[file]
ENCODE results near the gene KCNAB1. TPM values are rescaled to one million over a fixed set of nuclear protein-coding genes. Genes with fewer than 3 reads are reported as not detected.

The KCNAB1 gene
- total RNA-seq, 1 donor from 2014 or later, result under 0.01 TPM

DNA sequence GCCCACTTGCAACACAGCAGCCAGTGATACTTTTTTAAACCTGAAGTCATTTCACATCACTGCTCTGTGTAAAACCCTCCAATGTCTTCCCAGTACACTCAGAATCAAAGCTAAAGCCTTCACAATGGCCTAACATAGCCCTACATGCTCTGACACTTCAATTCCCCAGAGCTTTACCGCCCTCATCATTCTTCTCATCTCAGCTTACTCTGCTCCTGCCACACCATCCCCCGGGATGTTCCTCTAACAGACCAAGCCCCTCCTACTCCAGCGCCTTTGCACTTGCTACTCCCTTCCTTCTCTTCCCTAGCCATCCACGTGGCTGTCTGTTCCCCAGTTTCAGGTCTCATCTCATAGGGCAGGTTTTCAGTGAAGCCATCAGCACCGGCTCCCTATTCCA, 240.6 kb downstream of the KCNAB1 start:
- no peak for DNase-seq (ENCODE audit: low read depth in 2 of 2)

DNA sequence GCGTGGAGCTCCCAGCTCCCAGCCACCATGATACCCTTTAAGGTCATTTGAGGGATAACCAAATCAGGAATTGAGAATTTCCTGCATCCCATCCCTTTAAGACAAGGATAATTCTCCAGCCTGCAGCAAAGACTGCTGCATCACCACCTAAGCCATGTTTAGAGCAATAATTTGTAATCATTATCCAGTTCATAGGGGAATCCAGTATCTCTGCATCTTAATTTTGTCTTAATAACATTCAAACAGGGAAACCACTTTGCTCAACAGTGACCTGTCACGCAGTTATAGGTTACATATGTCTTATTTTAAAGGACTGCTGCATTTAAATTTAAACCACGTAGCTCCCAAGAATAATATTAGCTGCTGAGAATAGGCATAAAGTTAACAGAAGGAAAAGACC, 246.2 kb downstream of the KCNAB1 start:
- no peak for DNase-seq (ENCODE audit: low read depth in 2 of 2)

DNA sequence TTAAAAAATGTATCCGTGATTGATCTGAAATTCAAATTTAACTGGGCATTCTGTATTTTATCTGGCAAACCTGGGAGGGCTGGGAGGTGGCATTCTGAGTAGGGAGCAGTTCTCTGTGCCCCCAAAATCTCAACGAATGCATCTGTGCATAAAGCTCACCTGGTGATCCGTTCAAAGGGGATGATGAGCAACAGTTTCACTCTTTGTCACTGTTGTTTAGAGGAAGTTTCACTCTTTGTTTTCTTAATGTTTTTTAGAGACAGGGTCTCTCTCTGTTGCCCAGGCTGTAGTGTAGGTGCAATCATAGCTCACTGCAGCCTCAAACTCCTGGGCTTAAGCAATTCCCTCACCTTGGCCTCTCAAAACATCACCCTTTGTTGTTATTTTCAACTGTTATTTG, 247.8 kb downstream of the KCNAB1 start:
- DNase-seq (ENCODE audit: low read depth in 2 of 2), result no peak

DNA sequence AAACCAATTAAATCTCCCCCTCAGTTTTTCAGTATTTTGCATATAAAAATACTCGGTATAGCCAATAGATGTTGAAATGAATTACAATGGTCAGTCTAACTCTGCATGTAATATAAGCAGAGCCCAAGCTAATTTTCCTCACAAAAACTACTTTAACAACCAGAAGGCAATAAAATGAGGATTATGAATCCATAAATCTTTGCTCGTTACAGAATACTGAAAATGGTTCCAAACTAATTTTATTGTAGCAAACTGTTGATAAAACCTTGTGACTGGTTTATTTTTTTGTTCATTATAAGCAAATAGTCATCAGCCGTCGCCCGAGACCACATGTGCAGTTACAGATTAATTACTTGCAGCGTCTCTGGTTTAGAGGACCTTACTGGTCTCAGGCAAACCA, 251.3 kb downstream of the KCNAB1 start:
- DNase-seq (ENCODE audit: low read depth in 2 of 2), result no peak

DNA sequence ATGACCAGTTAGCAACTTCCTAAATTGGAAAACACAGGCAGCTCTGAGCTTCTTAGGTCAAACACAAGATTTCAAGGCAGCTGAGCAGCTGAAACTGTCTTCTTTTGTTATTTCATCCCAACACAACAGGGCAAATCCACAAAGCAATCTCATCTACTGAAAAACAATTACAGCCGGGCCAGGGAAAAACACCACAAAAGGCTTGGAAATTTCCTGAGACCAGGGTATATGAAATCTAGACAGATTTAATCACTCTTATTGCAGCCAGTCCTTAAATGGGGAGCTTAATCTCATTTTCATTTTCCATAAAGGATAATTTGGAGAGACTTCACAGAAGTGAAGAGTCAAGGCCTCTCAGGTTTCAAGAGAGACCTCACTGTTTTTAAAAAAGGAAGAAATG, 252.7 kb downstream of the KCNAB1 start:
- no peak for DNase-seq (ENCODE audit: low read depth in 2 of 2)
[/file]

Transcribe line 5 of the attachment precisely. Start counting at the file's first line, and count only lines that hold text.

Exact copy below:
- no peak for DNase-seq (ENCODE audit: low read depth in 2 of 2)